Developer: Arc System Works
What's to know about BlazBlue (pronounced "Blay-Blue") other than it's absolutely gorgeous? It's the first original 2D fighter from Arc System Works since the developer dreamed up the Guilty Gear series in 1998. While the Guilty Gear series was known for its high-res sprites, BlazBlue will be known for its high-definition sprites, which are twice the size of those found in Guilty Gear. Not much is known at this point, but according to the creators, ground-based combos will play as much of a role as air-based combos.
Platform: PS3, Xbox 360
Namco will be continuing their newly found tradition of skipping the arcades and heading straight for consoles this fall with the fourth entry in the Soulcalibur (yes, it's now one word) series. Will they also continue their tradition of not bothering to fix the glitches and flaws found in each new installment? Will game reviewers continue to bestow impossibly high marks despite this? Will Darth Vader and Yoda's inclusion in the cast boost sales into the stratosphere? All signs point to yes.
When Melty Blood first hit the scene, fans of Type-Moon were quick to demand a Fate/Stay Night fighting game of a similar 2D nature. Instead, the company passed the franchise on to 8ing of Bloody Roar fame, which is churning out a 3D fighter of currently questionable quality. Anime fans will no doubt come in with low expectations, having been burned by mediocre fighting games too many times before. At the very least we should be getting some sweet Saber on Rider action. Regardless of how much it hurts.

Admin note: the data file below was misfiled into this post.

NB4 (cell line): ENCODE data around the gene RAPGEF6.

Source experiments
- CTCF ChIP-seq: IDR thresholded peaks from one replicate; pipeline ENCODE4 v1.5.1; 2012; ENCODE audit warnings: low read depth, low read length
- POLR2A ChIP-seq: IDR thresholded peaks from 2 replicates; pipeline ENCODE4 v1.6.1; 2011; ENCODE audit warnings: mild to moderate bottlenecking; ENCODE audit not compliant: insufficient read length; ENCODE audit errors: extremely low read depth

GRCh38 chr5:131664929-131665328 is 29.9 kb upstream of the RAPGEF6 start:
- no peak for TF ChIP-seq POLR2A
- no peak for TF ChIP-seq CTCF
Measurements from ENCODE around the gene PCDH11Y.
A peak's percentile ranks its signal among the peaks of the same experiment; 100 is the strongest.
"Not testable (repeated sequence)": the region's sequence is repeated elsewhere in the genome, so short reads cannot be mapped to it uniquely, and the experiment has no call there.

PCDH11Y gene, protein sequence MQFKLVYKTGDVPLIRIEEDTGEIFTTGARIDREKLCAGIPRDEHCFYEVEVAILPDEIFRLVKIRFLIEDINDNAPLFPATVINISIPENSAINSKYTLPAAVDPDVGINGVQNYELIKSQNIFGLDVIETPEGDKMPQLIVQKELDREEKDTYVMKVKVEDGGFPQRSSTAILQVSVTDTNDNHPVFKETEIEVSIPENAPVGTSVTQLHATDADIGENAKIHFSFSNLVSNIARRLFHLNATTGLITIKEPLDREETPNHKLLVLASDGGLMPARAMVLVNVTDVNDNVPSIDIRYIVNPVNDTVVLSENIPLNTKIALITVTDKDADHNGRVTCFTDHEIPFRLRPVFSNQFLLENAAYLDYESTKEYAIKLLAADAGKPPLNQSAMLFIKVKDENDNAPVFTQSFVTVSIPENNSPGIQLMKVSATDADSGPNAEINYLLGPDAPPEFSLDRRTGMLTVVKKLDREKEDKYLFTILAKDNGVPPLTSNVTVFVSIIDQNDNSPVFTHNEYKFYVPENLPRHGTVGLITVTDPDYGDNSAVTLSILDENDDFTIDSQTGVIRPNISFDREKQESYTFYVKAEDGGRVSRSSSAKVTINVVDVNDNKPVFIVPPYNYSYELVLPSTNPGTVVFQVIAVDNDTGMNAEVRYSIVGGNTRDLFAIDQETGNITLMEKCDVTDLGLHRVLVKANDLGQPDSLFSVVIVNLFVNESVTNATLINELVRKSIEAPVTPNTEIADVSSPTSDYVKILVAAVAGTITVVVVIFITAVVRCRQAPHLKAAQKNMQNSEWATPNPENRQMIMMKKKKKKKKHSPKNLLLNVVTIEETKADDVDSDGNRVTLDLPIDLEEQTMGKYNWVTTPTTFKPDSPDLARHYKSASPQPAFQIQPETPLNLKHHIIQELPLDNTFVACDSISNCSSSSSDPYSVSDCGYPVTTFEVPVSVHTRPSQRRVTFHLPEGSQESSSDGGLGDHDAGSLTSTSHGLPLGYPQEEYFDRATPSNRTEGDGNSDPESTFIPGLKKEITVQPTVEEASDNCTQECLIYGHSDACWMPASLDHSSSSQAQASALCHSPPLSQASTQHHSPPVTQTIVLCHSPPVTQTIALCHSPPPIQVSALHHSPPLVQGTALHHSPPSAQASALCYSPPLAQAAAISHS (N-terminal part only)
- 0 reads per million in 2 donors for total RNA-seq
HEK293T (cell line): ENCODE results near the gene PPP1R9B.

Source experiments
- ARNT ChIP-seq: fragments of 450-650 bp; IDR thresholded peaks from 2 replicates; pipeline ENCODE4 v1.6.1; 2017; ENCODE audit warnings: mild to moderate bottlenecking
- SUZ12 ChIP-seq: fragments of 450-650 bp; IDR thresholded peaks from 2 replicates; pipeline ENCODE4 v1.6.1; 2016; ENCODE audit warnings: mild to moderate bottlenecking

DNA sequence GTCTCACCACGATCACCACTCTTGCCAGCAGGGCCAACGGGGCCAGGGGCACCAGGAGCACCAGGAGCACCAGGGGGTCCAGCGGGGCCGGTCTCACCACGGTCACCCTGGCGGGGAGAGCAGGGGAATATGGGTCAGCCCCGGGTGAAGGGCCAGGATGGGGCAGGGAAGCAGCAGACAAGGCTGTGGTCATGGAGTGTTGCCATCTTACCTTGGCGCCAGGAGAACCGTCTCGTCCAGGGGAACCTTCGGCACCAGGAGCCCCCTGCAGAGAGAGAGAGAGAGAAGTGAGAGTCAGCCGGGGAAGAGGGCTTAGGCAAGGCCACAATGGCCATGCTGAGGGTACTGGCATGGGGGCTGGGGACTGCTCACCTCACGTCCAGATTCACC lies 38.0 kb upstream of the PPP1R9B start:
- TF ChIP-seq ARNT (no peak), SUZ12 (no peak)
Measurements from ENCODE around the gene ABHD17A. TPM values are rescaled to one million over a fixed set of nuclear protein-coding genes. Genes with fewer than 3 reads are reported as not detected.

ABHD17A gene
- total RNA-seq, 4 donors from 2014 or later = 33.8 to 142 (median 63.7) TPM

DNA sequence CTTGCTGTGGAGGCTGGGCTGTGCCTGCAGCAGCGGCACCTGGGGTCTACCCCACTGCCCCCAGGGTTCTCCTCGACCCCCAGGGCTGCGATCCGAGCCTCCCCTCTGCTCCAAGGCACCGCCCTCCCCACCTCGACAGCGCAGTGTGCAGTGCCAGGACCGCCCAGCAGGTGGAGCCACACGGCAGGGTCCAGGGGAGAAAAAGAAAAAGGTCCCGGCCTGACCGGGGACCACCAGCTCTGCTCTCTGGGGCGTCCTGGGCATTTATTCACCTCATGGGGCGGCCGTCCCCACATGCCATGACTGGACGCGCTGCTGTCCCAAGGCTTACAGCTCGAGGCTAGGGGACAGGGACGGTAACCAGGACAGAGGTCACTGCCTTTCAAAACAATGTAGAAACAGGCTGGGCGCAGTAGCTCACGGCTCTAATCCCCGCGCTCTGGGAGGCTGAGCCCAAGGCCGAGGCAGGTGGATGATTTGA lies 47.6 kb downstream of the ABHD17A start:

Street Fighter II HD Remix
Platforms: Xbox Live Arcade, PlayStation Network
Like peanut butter and chocolate, Street Fighter II HD Remix combines the perfect gameplay of Super Street Fighter II Turbo with the incredible art of Street Fighter comic artists, Udon for what should be one of the greatest anniversary packages around. The entire game--from the characters to the backgrounds--is being completely redrawn at a resolution of 1080p. For those who don't appreciate the fancy new pants that Ryu and co. will be sporting, the original version of Super Turbo will be included as well, sans vital gameplay tweaks.
The King of Fighters 98: Ultimate Match
Developer: SNK Playmore
Not to be left out of the remake craze is Capcom's old competition, The King of Fighters 98. While not nearly as dramatic as Capcom's HD Remix, Ultimate Match features cleaned-up graphics, plenty of gameplay tweaks, and new modes for the fans that have kept the game alive for 10 years now. The '98 edition of King of Fighters is still considered the best in town, but SNK Playmore is hoping to change that in 2008.
The King of Fighters XII
Developer: SNK Playmore
With a development time that SNK Playmore is hailing as their longest ever, The King of Fighters XII is a complete overhaul of the franchise. SNK is throwing every single old sprite out and returning with a completely new graphics engine, thanks in part to switching to the now popular Taito X2 arcade board that houses other upcoming games such as Street Fighter IV and Samurai Showdown Sen. They're aiming to create "the ultimate 2D fighting game," and for as seriously as they're taking this one, we sure hope they're right.